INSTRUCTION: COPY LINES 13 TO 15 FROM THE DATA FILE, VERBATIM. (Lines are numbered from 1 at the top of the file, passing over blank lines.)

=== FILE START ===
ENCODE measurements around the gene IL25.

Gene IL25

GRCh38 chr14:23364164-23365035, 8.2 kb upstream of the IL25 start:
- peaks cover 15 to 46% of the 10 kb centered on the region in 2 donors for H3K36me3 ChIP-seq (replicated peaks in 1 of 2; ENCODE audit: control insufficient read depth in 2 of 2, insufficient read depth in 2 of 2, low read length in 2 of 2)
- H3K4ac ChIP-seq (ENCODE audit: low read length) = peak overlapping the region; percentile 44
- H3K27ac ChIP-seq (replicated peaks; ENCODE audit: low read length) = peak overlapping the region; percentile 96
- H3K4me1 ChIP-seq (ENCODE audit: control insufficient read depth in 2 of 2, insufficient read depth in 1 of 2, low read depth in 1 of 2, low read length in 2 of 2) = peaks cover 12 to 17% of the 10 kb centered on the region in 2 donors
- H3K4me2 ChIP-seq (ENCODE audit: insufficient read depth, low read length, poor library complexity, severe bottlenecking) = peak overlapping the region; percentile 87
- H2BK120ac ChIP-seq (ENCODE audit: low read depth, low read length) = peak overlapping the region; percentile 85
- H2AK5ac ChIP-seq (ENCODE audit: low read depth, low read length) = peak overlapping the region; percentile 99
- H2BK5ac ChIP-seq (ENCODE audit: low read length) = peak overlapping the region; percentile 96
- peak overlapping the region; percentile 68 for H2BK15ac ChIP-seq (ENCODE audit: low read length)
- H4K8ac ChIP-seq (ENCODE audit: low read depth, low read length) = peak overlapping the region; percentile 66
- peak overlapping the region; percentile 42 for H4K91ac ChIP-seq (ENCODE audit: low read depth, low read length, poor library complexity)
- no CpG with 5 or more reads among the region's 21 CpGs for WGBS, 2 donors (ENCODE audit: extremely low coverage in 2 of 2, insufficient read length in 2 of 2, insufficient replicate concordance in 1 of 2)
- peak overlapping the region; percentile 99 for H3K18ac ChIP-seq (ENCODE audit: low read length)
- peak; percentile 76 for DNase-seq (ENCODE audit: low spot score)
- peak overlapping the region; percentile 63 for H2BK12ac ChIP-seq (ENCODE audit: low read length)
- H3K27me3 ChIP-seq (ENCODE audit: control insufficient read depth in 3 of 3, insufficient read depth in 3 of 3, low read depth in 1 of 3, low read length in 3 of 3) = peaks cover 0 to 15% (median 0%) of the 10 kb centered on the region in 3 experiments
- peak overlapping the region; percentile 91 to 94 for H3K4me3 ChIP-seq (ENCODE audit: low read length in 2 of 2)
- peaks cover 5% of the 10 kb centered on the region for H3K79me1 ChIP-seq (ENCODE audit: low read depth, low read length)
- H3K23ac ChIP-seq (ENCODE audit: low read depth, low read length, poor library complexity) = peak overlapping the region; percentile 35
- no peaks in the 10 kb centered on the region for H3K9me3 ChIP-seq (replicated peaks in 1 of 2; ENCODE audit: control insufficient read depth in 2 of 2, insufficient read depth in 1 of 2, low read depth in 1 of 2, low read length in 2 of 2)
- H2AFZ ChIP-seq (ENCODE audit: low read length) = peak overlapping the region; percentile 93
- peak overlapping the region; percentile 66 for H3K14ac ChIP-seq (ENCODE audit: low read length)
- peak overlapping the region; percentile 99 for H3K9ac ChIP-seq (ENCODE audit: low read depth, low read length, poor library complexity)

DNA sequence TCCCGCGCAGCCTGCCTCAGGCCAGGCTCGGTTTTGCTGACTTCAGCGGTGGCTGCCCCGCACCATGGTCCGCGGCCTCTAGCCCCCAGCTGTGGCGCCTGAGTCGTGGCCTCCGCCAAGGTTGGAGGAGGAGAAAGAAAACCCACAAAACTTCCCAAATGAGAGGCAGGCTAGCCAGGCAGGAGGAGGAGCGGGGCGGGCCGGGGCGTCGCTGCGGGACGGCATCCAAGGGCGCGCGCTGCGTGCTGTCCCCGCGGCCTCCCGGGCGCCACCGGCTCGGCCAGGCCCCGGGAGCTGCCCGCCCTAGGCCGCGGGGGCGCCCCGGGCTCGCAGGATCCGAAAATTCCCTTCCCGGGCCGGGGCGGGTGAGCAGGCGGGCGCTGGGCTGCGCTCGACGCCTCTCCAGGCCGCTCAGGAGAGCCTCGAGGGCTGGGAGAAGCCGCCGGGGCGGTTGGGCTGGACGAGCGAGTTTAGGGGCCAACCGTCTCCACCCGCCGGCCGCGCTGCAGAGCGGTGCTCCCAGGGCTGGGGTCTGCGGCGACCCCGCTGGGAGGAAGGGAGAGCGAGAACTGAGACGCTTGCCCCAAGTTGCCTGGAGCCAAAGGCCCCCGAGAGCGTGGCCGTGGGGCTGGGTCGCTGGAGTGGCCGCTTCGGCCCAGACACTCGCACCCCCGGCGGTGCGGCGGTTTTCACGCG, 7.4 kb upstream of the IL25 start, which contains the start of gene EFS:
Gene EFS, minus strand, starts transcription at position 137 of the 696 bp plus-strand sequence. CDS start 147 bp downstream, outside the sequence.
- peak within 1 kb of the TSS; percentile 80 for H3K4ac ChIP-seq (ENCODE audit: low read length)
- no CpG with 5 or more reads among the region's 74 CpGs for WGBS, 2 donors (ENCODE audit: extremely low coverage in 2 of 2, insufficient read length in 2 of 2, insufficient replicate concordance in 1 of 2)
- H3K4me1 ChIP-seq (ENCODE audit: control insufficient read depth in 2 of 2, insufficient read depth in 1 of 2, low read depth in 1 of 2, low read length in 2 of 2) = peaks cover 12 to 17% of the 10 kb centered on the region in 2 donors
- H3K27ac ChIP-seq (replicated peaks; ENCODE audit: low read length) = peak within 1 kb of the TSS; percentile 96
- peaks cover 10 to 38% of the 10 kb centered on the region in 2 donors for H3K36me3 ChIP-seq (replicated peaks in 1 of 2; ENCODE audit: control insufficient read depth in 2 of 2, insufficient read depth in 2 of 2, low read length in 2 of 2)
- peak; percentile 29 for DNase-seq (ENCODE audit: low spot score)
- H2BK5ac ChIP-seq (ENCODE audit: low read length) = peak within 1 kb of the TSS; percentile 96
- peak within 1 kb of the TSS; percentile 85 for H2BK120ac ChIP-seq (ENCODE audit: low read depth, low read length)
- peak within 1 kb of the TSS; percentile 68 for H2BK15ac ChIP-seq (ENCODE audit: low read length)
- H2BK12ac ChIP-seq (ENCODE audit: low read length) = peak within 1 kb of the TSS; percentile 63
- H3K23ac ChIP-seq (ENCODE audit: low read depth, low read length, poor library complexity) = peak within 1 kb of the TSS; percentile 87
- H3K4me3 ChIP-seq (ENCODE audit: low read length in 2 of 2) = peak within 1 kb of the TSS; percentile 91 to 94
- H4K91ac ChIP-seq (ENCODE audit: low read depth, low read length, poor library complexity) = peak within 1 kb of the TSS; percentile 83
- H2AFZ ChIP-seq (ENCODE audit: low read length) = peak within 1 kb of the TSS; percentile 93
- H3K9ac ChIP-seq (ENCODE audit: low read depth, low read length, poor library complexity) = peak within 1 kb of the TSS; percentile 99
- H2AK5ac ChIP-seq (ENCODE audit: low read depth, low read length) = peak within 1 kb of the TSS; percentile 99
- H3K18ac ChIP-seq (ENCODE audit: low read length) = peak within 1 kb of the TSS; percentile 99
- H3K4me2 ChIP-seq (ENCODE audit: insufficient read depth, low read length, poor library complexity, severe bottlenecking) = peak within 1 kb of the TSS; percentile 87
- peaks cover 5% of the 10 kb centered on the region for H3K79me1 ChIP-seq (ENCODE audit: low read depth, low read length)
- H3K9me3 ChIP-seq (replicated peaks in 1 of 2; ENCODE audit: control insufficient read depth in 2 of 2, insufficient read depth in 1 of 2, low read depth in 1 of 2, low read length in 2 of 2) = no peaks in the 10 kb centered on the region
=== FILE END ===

- H4K8ac ChIP-seq (ENCODE audit: low read depth, low read length) = peak overlapping the region; percentile 66
- peak overlapping the region; percentile 42 for H4K91ac ChIP-seq (ENCODE audit: low read depth, low read length, poor library complexity)
- no CpG with 5 or more reads among the region's 21 CpGs for WGBS, 2 donors (ENCODE audit: extremely low coverage in 2 of 2, insufficient read length in 2 of 2, insufficient replicate concordance in 1 of 2)